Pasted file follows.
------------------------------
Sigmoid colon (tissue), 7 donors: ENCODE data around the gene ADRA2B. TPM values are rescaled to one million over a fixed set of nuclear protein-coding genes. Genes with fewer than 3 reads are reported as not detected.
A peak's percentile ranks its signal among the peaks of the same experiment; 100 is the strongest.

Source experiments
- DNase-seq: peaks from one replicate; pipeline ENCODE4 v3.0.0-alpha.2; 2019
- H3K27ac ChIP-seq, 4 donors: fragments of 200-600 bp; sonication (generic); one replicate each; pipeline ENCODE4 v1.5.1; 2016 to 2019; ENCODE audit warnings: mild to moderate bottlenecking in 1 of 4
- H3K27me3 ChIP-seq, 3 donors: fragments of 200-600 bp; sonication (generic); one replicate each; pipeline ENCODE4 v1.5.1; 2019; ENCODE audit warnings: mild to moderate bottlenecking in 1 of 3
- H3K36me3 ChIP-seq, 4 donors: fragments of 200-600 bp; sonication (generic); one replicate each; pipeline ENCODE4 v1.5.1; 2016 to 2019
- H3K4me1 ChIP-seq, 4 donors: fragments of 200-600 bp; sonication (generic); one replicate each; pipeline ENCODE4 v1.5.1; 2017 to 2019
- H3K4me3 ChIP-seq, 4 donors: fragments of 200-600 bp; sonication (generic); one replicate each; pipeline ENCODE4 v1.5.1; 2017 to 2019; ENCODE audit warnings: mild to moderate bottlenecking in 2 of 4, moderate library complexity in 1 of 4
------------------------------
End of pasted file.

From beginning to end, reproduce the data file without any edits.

Sigmoid colon (tissue), 7 donors: ENCODE data around the gene ADRA2B. TPM values are rescaled to one million over a fixed set of nuclear protein-coding genes. Genes with fewer than 3 reads are reported as not detected.
A peak's percentile ranks its signal among the peaks of the same experiment; 100 is the strongest.

Source experiments
- DNase-seq: peaks from one replicate; pipeline ENCODE4 v3.0.0-alpha.2; 2019
- H3K27ac ChIP-seq, 4 donors: fragments of 200-600 bp; sonication (generic); one replicate each; pipeline ENCODE4 v1.5.1; 2016 to 2019; ENCODE audit warnings: mild to moderate bottlenecking in 1 of 4
- H3K27me3 ChIP-seq, 3 donors: fragments of 200-600 bp; sonication (generic); one replicate each; pipeline ENCODE4 v1.5.1; 2019; ENCODE audit warnings: mild to moderate bottlenecking in 1 of 3
- H3K36me3 ChIP-seq, 4 donors: fragments of 200-600 bp; sonication (generic); one replicate each; pipeline ENCODE4 v1.5.1; 2016 to 2019
- H3K4me1 ChIP-seq, 4 donors: fragments of 200-600 bp; sonication (generic); one replicate each; pipeline ENCODE4 v1.5.1; 2017 to 2019
- H3K4me3 ChIP-seq, 4 donors: fragments of 200-600 bp; sonication (generic); one replicate each; pipeline ENCODE4 v1.5.1; 2017 to 2019; ENCODE audit warnings: mild to moderate bottlenecking in 2 of 4, moderate library complexity in 1 of 4